Oral Histories – Rappahannock River

The Rappahannock is an amazing part of the state of Virginia. It stretches 195 miles through eastern Virginia, creating a beautiful and scenic area for visiting tourists and residents that live near and around it. The river attracts anglers, kayakers, tubers, and beach goers year round in a refreshing day of outdoor fun. Additionally, it is a great resource for agriculture as it acts as irrigation for farms providing clean water for the crops and livestock. One of its most important functions is as a fishery for many of the local fish and marine life that end up in markets. That said, the history of the Rappahannock is deep and important in understanding how it’s shaped the surrounding area today.


In April of 2017 several oral histories were recorded, each participant was asked questions regarding their connection and history to the Rappahannock and the surrounding area. In the first recording we heard from Chief Anne Richardson who is the fourth consecutive generation of her family to lead the Rappahannock tribe. It was extremely interesting to hear how she talked about her tribe’s spiritual connection to the river. It allowed me to understand that outside of being a place to have fun outdoors, there is a connection that her family and tribe felt to the river that is overlooked and taken for granted by casual river goers. The river to them was a place that was blessed and in turn it would support their needs. Chief Anne explained how her ancestors understood that they did not own the land or the river, that life was not about them and lived on land that was not theirs. I felt that this connection to the land and their appreciation for the creator of their home is one of the reasons they fought so hard to protect the environment like the removal of the Embrey Dam.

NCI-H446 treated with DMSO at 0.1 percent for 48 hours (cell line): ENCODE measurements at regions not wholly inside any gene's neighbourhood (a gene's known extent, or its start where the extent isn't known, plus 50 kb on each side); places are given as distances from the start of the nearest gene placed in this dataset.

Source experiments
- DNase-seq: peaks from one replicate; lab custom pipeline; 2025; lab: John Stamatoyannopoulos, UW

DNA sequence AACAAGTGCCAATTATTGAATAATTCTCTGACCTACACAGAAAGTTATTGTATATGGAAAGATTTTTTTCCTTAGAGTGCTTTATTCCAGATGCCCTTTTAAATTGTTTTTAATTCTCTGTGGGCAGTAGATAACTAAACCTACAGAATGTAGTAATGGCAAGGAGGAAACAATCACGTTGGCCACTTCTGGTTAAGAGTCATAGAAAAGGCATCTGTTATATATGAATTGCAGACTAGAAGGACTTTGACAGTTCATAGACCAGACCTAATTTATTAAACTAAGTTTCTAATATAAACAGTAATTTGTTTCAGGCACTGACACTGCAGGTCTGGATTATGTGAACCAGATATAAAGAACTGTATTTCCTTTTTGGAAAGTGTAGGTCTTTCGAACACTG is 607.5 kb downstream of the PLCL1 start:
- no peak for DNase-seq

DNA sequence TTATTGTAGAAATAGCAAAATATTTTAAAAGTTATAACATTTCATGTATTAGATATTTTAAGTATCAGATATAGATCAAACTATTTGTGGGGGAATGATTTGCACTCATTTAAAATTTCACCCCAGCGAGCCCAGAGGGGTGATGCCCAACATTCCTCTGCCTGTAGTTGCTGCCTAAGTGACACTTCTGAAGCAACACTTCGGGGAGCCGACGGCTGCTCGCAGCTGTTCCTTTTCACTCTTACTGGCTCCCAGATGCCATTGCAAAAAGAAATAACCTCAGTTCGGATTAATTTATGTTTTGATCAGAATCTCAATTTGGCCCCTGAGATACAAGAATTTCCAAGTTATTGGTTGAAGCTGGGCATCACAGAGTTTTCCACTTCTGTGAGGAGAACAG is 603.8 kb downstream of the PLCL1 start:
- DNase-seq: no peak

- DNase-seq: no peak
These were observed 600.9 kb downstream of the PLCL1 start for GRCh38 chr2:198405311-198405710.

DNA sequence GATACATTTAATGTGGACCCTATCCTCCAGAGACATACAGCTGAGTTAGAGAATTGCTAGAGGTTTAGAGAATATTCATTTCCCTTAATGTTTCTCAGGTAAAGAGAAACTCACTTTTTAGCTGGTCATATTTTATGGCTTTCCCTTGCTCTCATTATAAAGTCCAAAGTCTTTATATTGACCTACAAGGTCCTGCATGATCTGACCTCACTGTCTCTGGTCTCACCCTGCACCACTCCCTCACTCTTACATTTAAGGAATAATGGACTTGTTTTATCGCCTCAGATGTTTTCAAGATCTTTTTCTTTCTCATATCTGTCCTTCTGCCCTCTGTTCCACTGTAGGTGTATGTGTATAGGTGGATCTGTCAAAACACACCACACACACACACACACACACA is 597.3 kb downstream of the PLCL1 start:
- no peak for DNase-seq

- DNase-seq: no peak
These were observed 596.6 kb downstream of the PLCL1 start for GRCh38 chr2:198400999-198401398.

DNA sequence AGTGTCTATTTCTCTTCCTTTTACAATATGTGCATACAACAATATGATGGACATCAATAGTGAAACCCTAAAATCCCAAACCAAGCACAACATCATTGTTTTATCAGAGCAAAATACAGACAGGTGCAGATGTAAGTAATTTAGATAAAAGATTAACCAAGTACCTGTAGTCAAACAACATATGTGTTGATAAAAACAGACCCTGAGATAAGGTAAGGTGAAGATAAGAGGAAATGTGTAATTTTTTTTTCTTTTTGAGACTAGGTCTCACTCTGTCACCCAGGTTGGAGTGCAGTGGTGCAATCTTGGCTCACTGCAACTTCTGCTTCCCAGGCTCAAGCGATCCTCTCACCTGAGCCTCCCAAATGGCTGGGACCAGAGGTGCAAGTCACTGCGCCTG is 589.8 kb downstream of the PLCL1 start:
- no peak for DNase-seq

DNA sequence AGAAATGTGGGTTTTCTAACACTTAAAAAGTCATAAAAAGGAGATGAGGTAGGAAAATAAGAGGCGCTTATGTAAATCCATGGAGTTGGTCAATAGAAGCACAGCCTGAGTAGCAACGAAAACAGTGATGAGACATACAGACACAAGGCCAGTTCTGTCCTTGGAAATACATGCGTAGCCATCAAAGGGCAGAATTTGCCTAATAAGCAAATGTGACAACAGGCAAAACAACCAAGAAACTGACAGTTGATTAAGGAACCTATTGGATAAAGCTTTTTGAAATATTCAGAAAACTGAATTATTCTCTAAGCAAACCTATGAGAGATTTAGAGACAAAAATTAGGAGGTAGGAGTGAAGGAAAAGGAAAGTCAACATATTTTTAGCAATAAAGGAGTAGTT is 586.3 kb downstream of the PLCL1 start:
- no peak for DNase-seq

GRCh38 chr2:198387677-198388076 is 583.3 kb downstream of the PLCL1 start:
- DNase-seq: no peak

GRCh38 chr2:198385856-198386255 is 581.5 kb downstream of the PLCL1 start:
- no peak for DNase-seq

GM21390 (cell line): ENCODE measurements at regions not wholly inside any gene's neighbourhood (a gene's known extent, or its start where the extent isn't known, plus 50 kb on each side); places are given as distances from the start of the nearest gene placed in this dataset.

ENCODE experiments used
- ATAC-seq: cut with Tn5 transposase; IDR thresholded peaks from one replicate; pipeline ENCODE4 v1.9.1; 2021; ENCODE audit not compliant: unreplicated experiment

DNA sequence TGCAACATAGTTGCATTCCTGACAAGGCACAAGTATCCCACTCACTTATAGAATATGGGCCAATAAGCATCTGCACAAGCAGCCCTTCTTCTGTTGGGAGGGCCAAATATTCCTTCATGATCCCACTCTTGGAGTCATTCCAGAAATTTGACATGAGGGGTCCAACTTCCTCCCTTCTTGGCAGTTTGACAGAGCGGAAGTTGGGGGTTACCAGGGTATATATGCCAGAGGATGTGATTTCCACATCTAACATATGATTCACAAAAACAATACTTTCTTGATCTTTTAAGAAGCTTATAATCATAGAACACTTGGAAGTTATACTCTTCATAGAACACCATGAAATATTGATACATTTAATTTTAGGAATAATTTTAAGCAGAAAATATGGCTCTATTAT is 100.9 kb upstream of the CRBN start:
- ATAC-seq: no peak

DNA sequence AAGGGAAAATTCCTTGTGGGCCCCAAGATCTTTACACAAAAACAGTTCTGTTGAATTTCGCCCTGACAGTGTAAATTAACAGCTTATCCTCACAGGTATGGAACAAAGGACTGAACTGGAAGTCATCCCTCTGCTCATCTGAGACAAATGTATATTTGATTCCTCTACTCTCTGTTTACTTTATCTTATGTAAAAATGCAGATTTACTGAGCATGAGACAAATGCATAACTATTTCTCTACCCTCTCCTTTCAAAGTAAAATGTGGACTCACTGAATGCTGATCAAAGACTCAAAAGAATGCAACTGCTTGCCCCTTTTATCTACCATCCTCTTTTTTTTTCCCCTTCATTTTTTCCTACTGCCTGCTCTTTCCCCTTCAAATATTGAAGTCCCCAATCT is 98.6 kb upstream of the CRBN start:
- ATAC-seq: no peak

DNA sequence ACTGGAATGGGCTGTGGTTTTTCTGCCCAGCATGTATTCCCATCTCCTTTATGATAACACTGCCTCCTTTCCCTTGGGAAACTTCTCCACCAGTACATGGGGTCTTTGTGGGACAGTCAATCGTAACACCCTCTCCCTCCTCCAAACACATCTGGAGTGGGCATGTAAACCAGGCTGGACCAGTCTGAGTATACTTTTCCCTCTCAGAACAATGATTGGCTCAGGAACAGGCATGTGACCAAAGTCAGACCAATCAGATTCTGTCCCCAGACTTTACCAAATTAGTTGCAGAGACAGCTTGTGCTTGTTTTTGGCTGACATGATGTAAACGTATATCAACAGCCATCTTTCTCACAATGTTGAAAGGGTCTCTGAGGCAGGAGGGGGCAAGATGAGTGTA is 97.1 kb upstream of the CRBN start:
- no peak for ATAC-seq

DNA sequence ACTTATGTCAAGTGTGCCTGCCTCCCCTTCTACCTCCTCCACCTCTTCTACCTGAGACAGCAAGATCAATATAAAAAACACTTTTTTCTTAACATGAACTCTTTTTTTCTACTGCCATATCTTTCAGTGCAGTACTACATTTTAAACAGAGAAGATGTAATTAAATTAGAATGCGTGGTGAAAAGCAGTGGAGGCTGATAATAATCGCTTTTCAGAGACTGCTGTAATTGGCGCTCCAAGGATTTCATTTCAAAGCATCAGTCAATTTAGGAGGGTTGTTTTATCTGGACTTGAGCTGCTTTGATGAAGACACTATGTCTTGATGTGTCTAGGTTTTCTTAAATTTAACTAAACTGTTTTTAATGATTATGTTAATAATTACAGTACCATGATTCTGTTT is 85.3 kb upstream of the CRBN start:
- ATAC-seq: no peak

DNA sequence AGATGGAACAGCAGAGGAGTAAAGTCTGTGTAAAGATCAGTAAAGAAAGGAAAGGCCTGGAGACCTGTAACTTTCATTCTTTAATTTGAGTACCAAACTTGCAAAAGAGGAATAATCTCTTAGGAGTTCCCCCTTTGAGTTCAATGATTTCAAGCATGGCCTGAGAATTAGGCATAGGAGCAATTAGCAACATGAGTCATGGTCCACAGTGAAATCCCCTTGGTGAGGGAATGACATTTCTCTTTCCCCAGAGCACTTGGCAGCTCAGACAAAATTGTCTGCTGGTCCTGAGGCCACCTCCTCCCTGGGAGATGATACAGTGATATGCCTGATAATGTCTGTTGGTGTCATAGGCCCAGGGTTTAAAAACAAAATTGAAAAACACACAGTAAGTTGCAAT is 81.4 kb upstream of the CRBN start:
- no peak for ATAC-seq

The River means a lot to different people and to John Tippett, it was important that he protect it. John Tippett served as the executive director for Friends of the Rappahannock for fifteen years. In his time one of his organization’s big accomplishments was the removal of the Embrey dam. While the dam was originally built for hydroelectric power it for a while was not being used for its initial purpose. Mr. Tippet Explains that the reason for its removal was for safety and obstructed some of the recreational activities that carried on around the river. As Someone that enjoys the environment and being outdoors it was touching to see how dedicated he and his team were in making sure the environment around the dam was ok if it were to be removed. Tippet and FOR had to consider everything from the miners that searched for gold and how their methods affected the water that many years ago today.


Finally, the eldest of the participants was James Pitts Sr. His story was especially interesting because it recounts his life growing up near the river. It was amazing hearing the times he caught a ride to see a steamboat arrive. Additionally, his retellings of the river during that time truly show how much the river has changed in the past 80 plus years.

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